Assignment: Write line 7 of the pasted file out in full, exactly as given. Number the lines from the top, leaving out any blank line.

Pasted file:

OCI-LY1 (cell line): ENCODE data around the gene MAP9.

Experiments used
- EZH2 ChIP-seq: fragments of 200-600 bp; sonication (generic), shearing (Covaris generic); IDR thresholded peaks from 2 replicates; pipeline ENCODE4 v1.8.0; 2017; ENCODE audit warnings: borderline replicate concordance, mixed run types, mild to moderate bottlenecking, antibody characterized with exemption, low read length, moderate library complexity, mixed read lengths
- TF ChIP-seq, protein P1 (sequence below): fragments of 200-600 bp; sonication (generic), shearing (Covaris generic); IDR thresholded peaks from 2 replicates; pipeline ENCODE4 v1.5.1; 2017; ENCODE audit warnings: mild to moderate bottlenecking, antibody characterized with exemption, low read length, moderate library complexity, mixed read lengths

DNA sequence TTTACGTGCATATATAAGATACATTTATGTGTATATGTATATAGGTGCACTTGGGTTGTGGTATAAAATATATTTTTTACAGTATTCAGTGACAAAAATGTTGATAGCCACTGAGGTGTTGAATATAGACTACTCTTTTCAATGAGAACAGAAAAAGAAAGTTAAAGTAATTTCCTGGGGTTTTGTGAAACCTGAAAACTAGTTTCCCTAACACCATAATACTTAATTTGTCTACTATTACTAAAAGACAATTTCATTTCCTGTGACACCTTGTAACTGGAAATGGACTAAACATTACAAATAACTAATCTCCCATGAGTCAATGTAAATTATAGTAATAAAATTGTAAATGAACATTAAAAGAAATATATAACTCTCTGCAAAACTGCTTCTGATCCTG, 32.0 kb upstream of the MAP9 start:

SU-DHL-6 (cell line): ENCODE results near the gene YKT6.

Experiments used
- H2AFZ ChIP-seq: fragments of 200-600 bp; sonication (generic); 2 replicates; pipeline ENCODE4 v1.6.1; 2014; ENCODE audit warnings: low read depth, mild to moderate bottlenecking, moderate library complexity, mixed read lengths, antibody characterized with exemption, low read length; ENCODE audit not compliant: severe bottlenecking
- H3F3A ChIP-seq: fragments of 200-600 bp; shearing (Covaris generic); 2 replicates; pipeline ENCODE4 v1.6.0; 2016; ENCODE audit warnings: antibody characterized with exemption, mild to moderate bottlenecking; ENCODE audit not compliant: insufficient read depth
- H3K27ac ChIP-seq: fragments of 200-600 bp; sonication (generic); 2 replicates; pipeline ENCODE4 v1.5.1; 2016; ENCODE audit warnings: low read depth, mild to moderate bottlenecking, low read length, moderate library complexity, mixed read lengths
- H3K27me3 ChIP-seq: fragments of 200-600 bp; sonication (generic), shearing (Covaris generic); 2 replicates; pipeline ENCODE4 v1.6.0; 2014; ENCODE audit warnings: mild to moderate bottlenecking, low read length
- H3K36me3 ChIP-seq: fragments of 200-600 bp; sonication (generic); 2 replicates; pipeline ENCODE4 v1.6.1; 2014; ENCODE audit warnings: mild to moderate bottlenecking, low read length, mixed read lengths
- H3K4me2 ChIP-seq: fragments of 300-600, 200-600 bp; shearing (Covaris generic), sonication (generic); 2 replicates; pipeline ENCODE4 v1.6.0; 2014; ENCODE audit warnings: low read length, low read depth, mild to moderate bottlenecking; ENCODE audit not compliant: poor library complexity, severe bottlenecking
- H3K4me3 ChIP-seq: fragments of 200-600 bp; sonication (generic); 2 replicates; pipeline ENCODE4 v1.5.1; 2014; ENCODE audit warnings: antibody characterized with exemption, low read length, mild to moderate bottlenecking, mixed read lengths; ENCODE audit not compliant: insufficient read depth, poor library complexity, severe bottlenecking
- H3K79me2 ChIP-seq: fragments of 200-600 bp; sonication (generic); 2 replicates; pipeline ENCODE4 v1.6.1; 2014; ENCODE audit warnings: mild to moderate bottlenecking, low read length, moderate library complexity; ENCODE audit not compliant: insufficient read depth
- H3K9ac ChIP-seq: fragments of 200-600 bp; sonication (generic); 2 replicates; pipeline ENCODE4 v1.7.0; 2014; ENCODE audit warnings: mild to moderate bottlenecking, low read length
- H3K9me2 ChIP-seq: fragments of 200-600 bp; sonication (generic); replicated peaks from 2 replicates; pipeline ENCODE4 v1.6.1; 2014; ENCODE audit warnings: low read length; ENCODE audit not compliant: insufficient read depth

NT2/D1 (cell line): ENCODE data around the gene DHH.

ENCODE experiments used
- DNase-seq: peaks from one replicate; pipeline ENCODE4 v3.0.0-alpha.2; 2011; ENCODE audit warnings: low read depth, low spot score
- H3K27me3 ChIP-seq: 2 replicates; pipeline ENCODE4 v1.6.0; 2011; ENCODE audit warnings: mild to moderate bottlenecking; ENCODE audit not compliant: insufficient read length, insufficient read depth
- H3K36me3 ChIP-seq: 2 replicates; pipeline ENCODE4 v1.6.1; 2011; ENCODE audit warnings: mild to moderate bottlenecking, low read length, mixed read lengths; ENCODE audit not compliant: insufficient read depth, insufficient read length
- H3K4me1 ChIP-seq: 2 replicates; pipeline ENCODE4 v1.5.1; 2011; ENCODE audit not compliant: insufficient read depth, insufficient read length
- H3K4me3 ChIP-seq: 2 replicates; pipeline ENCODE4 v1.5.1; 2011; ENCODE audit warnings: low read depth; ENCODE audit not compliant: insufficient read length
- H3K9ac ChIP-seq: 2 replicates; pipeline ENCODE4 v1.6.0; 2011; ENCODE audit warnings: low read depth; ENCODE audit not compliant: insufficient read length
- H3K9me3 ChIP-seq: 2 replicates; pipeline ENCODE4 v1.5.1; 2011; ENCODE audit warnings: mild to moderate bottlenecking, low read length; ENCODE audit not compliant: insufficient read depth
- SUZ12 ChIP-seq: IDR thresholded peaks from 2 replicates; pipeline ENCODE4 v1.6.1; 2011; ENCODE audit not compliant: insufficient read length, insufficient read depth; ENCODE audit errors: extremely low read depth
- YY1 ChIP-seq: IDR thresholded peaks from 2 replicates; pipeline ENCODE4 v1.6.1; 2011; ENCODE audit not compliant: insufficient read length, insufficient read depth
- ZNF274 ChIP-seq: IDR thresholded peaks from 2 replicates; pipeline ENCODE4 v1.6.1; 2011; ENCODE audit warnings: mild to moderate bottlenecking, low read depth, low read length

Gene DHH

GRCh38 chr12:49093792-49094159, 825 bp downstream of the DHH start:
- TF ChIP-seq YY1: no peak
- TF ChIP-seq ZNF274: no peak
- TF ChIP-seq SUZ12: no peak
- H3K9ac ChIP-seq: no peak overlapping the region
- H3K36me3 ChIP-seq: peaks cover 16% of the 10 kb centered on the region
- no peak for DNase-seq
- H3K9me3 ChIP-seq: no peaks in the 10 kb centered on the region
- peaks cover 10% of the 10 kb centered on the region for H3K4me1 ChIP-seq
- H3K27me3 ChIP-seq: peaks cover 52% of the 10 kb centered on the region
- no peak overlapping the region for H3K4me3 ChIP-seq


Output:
Experiments used